Shi­pyards: Ten years of Mon­te Car­lo Ya­ch­ts


Superyacht - - WHAT’S ON - by Cor­ra­di­no Cor­bò

A fit­ting ce­le­bra­tion for this yard’s ten­th wi­th a sur­pri­sing track re­cord. Ma­na­ge­ment has fi­nal­ly de­ci­ded to tell near­ly eve­ry de­tail of that know-how whi­ch ena­bled them to au­tho­ri­ta­ti­ve­ly im­po­se them­sel­ves on an ai­ling cri­sis hit in­ter­na­tio­nal mar­ket.

Fa­ced wi­th su­ch a re­soun­ding suc­cess sto­ry ma­ny seem to be asking them­sel­ves even if a lit­tle ir­ra­tio­nal­ly what’s be­hind it all. Ho­we­ver as far as Mon­te Car­lo Ya­ch­ts is con­cer­ned this is a ve­ry per­ti­nent and well foun­ded que­stion: fir­stly the­re’s a per­fect ti­ming and sync. in­vol­ved whi­ch plays a ma­jor ro­le over the ten year span – all of it hi­ghlighted wi­th great suc­cess – and the pe­riod whi­ch has been as­so­cia­ted wi­th the wor­st fi­nan­cial cri­sis and en­suing re­ces­sion in our ti­mes. Se­cond­ly this Ita­lian shi­pyard ba­sed in Mon­fal­co­ne has al­ways ma­na­ged to keep mu­ch of their bu­si­ness se­cret, even by not al­lo­wing ca­me­ras and smart- pho­nes in­si­de the pre­mi­ses. Ho­we­ver ha­ving rea­ched its ten­th an­ni­ver­sa­ry in ve­ry good sha­pe ma­na­ge­ment de­ci­ded to re­veal the my­ste­ry by gi­ving the me­dia and the­re­fo­re to a wi­de au­dien­ce de­tai­led de­scrip­tions of the com­pa­ny’s “mo­dus ope­ran­di”. Mo­st pro­ba­bly se­ve­ral fan­ta­sy buffs will be di­sap­poin­ted that on­ce un­vei­led, the­re are no ma­gic wands nor an Ala­din lamp whi­ch had to do wi­th any of it. Mon­te Car­lo Ya­ch­ts “se­cret” pos­ses­ses the sa­me heal­thy sub­stan­ce of the se­cre­ts re­vea­led by all tho­se per­sons, that ex­cel or ha­ve ex­cel­led in so­me­thing, and ta­ke to sum­ma­ri­zing at lea­st mo­st of the ti­me the key to their suc­cess, wi­th the sa­me plain words: me­thod, de­di­ca­tion, de­ter­mi­na­tion, sa­cri­fi­ce, pas­sion. In other words eve­ry­thing whi­ch can be read bet­ween the li­nes of the de­tai­led ac­count of­fe­red by this yard, and that we at Su­pe­rya­cht ha­ve chec­ked out, con­fron­ted and ap­pre­cia­ted in the cour­se of a long de­tai­led tour of the pre­mi­ses and plan­ts.


Nu­vo­la­ri Le­nard stu­dio drew up the pro­ject de­si­gn work for all MCY’S col­lec­tion as well as de­ve­lo­ping the in­te­rior dé­cor of the yard’s lar­ge of­fi­ce spa­ce whe­re ar­chi­tec­ts, en­gi­neers and tech­ni­cians work si­de by si­de in a wi­de open spa­ce wi­th mar­ke­ting and sa­les de­part­ment heads. Dai­ly

work the­re­fo­re whi­ch is not con­cen­tra­ted as mu­ch on a sin­gle mo­del as it is on a sin­gle unit be­cau­se the goal is to gua­ran­tee, that a shi­pyard as this one, whi­ch builds GRP ya­ch­ts is en­do­wed wi­th a tru­ly uni­que fea­tu­re: the pos­si­bi­li­ty to per­so­na­li­ze the pro­duct to wha­te­ver de­gree, by com­ply­ing to the ow­ner’s re­quests. This sort of fle­xi­bi­li­ty im­plies and calls for ve­ry kno­w­led­gea­ble craf­tsman­ship whi­ch has the ca­pa­ci­ty to in­te­gra­te in a har­mo­nious way in­si­de of tech­ni­cal­ly ad­van­ced sta­te of the art pro­duc­tion sy­stems.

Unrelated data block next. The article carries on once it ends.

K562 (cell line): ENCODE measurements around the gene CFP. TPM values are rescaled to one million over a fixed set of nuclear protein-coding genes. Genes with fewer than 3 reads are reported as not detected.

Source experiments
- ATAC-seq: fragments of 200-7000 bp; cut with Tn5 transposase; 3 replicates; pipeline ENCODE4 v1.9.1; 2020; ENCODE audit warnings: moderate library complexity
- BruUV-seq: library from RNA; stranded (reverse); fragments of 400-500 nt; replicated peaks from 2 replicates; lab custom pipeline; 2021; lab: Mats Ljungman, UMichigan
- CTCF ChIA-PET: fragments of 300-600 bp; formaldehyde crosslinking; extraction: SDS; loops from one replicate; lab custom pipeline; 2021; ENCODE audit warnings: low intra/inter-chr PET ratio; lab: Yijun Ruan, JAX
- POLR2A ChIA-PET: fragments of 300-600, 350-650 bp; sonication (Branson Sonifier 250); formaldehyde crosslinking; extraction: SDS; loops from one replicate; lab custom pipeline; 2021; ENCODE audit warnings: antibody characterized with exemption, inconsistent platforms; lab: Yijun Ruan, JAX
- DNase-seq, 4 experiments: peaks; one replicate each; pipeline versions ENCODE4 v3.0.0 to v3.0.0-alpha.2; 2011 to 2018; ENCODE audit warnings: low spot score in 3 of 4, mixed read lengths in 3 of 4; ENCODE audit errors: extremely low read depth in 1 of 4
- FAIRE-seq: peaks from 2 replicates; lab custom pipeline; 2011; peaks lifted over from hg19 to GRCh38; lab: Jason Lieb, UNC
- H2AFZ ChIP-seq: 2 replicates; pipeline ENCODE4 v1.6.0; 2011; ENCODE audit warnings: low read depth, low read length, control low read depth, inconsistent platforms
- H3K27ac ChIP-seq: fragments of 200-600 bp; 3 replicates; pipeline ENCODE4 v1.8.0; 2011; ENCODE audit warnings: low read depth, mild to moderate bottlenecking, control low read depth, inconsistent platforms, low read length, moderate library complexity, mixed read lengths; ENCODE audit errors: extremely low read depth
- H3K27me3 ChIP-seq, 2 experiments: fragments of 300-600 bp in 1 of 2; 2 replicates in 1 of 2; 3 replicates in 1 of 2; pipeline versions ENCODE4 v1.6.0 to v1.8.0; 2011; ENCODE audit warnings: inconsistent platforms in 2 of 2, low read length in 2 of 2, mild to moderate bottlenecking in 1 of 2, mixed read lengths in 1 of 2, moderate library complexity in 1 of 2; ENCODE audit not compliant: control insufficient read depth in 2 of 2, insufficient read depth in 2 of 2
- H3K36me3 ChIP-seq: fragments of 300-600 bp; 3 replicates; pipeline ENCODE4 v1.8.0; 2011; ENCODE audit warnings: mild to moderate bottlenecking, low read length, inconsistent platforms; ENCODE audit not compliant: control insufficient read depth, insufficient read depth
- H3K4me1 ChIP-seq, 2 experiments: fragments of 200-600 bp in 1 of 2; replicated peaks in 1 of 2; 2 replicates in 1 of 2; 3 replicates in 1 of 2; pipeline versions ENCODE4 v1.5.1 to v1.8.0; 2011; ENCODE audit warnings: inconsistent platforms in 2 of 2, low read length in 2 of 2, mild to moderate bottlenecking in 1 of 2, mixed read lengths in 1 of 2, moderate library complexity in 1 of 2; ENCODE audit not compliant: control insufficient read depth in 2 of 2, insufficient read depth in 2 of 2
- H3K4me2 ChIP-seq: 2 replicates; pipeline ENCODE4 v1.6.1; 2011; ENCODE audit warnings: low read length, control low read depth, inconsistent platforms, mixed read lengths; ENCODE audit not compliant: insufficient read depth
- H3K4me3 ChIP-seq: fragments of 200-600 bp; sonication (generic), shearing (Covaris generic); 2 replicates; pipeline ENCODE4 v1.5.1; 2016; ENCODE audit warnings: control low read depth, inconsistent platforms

Up un­til a few years ago, hea­vy in­du­stry used mass pro­duc­tion sy­stems whi­ch be­gan wi­th Hen­ry Ford in the au­to­mo­ti­ve sec­tor. La­ter wi­th the con­so­li­da­tion of Ja­pa­ne­se firms, Toyo­ta swit­ched to a mo­re ra­tio­nal sy­stem, cen­tred on the iden­ti­fi­ca­tion of wa­ste in terms of ma­te­rials and sa­vings in ti­me to com­ple­te. Cre­dit for the mo­re ad­van­ced up­gra­ding of this methodology should be gi­ven to Ja­mes Wo­mack and to Da­niel Jo­nes for their so cal­led lean pro­duc­tion sy­stem. We’re tal­king about me­thods that un­be­k­no­wn­st to the va­st yachting in­du­stry whi­ch is still tied to sy­stems that are, put­ting it mild­ly a lit­tle old. Well as MCS is part of tho­se firms whi­ch has ap­plied the prin­ci­ples of lean pro­duc­tion, com­bi­ning them wi­th tho­se prac-

ti­sed by the ae­ro­spa­ce in­du­stry and is al­so among the ve­ry few if not the on­ly one in the yachting sec­tor to be able to build a full cu­stom over 32 me­tre ya­cht wi­th re­fe­ren­ce to flag­ship MCY 105 – is no coin­ci­den­ce - in ju­st four and a half mon­ths whi­le gua­ran­teeing ma­xi­mum qua­li­ty and fi­ni­shes. This is ea­sy enou­gh to say but not to car­ry out. Let’s see why. Eve­ry MCY ya­cht is ma­de up of th­ree se­pa­ra­te mo­du­les: hull, in­te­rior mo­del and deck wi­th su­per­struc­tu­re. They are built at the sa­me ti­me to fi­ni­shing sta­ge, then they’ll be joi­ned to­ge­ther in the next as­sem­bly sta­ge. Ea­ch com­po­nent is me­ti­cu­lou­sly en­gi­nee­red and va­cuum bag­ged whi­ch en­su­res even di­stri­bu­tion of the epo­xies de­ployed whi­ch trans­la­tes in­to the cor­rect amoun­ts being im­pre­gna­ted in­to ul­tra light com­po­si­tes even­ly eve­ry­whe­re – they’re abo­ve all wi­th car­bon fi­bre and Ke­vlar ba­ses – and alu­mi­nium. Prior to being pla­ced on­to the ap­pro­pria­te as­sem­bly li­ne ea­ch com­po­nent un­der­goes a spe­cial treat­ment in the paint sec­tion of this fu­tu­ri­stic loo­king en­sem­ble whi­ch fur­ther im­pro­ves the com­po­nen­ts’ phy­si­cal and me­cha­ni­cal pro­per­ties.